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Around 30 000BC to 5000BC. We have the findings of some kind of mathematical pursuit, from recording the number on bones, to early geometrical designs.

Around 4000BC to 2000BC. Babylonians and Egyptians developed calendars and began using them.

Around 1900BC one of the two mathematical papyri is written - the Moscow Papyrus (also called the Golenishev papyrus) giving details of Egyptian geometry.

Between 1850 and 1750BC Babylonians know of and use what we now call Pythagoras' theorem. They also compiled tables of square and cube roots.

About 1700BC the Ahmes (or Rhind) papyrus is written. It shows number work of Egyptian scribe, in particular dealing with fractions.

Around 600BC Thales of Miletus develops an abstract geometry, elevating it from the measurement of surfaces and solids to the first use of logical proof.

If at all, Pythagoras of Samos lived sometimes between 50th and the 52nd Olympiads, or between 580 and 568 BC. He founded a school at Crotona, teaching that numbers are the cause of the various qualities of everything that surrounds us.

About 450BC Greeks begin to use written numerals and Zeno presented his paradoxes.

387BC Plato founds his Academy in Athens. Plato thought that there was an ideal world in which ideas of everything that exist in our world are created. We try to re-create these ideas in our everyday world by creating things, but they can never be as perfect as the 'ideals' of these things. He identified five regular polyhedra, which are now called Platonic bodies.

About 360BC Eudoxus of Cnidus develops the theory of proportion, and the method of exhaustion.

About 300BC Euclid writes The Elements - the most popular book on the planet after Bible and the Kuran, until the middle of the 19 th century when the certainty of Euclidean geometry was replaced by the possibilities of non-Euclidean ones.

About 250BC Archimedes gave the formulae for calculating the volume of a sphere and a cylinder.

Between 235 and 230BC Eratosthenes of Cyrene (a librarian of the famous Alexandrian Library) estimated the Earth's circumference with remarkable accuracy finding a value which is about 15% too big and develops his sieve for finding prime numbers.

Between 200 and 180BC two Chinese classics in mathematical history are written - Jiuzhang suanshu (Nine Chapters) , which mainly deals with geometry and Suanshu shu (A Book on Arithmetic).

About 250AD Mayan civilisation flourished in Central America, who used very similar to our, place-value number system, but to a base 20. At the same time in Greece Diophantus of Alexandria wrote Arithmetica, which is sometimes considered to be the first book on algebra, a study of number theory problems in which only rational numbers are allowable solutions.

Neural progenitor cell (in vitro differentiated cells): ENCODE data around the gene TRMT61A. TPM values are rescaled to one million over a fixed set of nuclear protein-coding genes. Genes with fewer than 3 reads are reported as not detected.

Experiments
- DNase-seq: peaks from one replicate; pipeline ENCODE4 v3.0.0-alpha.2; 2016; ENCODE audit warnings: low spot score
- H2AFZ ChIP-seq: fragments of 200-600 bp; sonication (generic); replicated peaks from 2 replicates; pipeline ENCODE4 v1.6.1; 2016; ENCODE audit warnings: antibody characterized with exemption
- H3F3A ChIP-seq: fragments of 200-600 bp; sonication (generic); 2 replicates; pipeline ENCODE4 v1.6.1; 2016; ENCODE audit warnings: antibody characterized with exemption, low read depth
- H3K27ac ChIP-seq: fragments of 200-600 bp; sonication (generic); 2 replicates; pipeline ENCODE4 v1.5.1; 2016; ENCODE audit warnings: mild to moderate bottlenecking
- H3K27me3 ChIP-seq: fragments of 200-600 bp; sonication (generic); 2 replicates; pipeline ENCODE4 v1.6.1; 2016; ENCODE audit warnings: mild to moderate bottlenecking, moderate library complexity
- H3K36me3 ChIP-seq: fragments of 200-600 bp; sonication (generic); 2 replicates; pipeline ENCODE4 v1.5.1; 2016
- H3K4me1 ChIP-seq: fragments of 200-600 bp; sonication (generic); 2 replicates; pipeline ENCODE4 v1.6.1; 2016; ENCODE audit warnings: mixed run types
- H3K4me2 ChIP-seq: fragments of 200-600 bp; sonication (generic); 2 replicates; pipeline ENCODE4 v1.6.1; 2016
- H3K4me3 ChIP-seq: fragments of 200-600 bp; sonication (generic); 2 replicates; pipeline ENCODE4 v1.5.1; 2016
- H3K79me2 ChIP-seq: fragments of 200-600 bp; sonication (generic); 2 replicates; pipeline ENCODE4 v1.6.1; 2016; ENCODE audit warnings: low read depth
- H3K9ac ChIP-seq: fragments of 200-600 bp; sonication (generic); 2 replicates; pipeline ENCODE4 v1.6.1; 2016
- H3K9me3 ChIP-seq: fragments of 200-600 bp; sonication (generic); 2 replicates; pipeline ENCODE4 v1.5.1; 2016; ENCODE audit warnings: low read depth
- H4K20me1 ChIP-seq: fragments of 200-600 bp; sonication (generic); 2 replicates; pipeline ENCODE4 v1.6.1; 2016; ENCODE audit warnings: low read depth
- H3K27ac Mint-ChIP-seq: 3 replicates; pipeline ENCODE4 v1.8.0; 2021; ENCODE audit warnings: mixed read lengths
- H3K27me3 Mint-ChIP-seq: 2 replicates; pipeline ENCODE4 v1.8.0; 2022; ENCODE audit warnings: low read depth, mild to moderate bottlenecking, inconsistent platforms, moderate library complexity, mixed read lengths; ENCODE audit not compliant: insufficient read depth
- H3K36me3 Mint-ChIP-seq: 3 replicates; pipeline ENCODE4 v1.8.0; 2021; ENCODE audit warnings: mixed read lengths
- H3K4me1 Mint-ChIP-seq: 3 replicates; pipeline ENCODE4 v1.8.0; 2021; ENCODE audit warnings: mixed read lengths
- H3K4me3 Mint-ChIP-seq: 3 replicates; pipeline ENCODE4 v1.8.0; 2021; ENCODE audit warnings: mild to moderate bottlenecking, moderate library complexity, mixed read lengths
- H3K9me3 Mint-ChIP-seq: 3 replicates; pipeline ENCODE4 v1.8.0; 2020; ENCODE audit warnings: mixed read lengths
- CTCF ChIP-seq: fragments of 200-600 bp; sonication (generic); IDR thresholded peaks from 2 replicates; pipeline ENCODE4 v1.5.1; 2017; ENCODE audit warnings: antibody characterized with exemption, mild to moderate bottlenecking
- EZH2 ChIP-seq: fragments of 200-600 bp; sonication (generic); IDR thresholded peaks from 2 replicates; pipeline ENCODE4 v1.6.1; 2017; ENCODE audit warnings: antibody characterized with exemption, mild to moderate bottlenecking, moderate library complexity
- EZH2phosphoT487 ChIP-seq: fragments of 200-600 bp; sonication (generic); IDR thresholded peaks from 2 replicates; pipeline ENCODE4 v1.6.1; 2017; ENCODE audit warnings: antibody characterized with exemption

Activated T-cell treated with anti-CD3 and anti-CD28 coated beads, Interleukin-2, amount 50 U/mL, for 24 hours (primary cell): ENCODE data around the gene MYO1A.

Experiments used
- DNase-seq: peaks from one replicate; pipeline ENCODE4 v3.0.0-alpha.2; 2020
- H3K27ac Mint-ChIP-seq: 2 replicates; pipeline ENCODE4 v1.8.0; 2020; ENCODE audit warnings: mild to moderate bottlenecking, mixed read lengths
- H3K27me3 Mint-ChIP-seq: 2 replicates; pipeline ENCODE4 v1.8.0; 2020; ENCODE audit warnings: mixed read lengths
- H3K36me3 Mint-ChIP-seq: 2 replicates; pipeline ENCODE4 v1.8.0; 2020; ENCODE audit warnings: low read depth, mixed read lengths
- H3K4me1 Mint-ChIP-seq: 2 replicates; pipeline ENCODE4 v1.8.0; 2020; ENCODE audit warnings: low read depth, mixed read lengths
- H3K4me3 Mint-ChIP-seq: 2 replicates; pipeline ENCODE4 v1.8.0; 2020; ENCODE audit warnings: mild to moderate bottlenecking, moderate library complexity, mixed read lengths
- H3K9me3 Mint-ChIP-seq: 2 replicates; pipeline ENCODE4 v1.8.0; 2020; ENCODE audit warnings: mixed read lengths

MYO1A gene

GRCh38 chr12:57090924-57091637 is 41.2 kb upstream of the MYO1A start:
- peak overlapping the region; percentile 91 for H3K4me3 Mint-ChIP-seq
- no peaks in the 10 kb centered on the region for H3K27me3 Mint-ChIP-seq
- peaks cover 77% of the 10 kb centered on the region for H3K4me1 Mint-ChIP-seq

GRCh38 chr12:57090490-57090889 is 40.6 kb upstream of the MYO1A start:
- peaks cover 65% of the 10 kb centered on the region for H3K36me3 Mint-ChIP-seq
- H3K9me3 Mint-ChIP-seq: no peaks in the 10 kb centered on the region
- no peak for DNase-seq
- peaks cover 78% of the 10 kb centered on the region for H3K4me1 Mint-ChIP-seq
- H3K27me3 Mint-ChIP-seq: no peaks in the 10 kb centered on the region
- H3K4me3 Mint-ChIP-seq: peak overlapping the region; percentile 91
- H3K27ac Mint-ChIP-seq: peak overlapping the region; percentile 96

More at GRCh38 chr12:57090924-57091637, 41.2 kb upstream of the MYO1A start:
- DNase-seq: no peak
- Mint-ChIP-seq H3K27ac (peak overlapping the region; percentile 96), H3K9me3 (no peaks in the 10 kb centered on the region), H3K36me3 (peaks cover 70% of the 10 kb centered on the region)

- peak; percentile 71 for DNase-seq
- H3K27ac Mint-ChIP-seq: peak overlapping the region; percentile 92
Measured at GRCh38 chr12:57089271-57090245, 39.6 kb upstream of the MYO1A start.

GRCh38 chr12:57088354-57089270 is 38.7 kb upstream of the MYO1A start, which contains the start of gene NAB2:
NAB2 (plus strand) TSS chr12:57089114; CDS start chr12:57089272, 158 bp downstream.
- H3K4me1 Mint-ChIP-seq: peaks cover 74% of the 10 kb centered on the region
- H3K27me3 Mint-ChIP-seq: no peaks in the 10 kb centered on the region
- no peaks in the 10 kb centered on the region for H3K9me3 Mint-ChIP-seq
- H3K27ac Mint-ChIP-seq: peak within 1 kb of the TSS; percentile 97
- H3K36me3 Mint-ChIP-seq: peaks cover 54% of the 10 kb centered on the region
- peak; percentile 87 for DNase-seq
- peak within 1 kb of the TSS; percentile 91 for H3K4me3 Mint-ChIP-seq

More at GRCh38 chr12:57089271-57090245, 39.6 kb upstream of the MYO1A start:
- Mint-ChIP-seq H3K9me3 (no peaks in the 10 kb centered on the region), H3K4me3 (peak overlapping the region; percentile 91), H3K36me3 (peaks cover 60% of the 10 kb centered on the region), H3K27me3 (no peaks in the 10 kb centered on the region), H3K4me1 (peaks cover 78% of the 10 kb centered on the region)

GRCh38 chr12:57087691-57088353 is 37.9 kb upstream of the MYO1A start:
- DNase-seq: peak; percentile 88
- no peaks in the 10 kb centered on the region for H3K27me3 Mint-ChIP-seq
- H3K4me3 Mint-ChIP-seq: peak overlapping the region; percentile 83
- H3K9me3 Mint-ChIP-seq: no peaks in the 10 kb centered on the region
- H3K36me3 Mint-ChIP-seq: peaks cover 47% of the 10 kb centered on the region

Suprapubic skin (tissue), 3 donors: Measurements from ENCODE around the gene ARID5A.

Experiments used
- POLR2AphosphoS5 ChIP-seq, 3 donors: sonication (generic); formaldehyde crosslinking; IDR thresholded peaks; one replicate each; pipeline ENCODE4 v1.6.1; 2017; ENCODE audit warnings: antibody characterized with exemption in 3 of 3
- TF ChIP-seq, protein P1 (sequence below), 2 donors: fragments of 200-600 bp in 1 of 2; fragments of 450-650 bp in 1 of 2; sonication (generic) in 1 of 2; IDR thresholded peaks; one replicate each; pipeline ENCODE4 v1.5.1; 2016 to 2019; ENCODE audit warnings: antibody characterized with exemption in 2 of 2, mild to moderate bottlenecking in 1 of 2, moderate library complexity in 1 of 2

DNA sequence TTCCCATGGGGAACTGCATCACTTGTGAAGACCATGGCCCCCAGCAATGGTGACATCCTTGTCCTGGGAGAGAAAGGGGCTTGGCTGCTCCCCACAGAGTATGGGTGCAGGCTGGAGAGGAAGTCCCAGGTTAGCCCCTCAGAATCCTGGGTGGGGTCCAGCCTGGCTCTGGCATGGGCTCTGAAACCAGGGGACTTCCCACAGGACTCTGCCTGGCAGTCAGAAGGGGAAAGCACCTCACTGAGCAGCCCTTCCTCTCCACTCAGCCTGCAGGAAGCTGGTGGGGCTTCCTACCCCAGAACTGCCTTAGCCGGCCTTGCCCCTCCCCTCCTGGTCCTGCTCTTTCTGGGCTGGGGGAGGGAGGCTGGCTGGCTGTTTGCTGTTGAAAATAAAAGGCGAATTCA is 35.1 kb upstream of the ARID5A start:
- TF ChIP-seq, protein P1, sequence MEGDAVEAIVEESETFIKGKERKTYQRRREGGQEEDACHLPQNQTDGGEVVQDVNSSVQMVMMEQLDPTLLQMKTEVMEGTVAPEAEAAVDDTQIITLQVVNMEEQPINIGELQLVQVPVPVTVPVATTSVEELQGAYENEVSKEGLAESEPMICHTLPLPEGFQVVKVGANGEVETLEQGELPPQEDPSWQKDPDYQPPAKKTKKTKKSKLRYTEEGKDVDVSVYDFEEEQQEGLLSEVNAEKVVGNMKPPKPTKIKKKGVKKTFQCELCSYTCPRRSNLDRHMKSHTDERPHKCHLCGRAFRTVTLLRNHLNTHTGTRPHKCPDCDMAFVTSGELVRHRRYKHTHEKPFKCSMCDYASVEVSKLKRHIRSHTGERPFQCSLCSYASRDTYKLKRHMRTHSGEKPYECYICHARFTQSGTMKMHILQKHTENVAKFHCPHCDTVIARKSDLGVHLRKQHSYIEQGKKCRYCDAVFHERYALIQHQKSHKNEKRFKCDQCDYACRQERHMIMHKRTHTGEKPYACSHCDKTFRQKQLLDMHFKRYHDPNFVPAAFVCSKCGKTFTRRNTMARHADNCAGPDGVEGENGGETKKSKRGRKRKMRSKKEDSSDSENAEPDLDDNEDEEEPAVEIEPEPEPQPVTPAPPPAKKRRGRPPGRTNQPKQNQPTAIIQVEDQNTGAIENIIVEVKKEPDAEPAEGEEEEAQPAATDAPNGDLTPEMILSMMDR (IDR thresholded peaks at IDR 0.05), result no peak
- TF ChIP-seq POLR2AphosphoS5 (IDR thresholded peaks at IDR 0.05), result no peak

301AD Iambilichus wrote Life of Pythagoras which is more or less all we know with certainty about Pythagoras.

400AD is the time of Hypatia, the first recorded woman mathematician. She became head of the school at Alexandria and wrote commentaries on Diophantus and Apollonius.

628 Brahmagupta wrote Brahmasphutasiddanta (The Opening of the Universe) which is an astronomical/mathematical work. Zero and negative numbers were used.

810 House of Wisdom was founded in Baghdad. Greek and Indian mathematical and astronomical texts were translated into Arabic. About the same time Al-Khwarizmi wrote one of the most celebrated books of all time in mathematics - Hisab al-jabr w'al-muqabala (Calculation by Completion and Balancing) which gave origin to the word 'algebra'.

Around 850 Thabit ibn Qurra made a number of important discoveries in number theory and wrote Book on the determination of amicable numbers which contained general methods to construct them. Ibn Qurra knew the pair of amicable numbers 17296 and 18416.

Around 990 al-Karaji gave a version of Pascal's triangle in his book on algebra Al-Fakhri .

1142 sees the translation of Euclid's Elements from Arabic into Latin by Adelard of Bath. Two years later Gherard of Cremona began translating other Arabic works (and Arabic translations of Greek works) into Latin. He introduced Arabic numerals in his translation of Ptolemy's Almagest. The name of 'sine' also comes from this translation.

1200 Chinese use the symbol for zero.

1202 Fibonacci wrote Liber abaci (The Book of the Abacus) . In it he set out arithmetic and algebra known at the time and introduced his famous sequence of numbers.

In 1336 Mathematics became a compulsory subject for a degree at the University of Paris.

In 1434 Alberti wrote the first general treatise on the laws of perspective, Della Pictura. This will, among others, be an important work for the development of modern geometry centuries later.

In and around 1450 Nicholas of Cusa studied geometry and logic. His work is important for the study of infinity - both the infinitely small and the infinitely large. He also described circle as the limit of regular polygons.

In 1482 the first mathematical book was printed - it is Campanus of Novara's edition of Euclid's Elements.

First English translation of Euclid was published by Recorde in 1551 as The Pathewaie to Knowledge. Six years later he introduced '=' sign (equal sign).

In 1591 Viete published his In artem analyticam isagoge (Introduction to the analytical art) , in which he used, for the first time, the consonants for known quantities. Descartes will later use the consonants at the end of the alphabet for the unknowns (such as x, y, and z).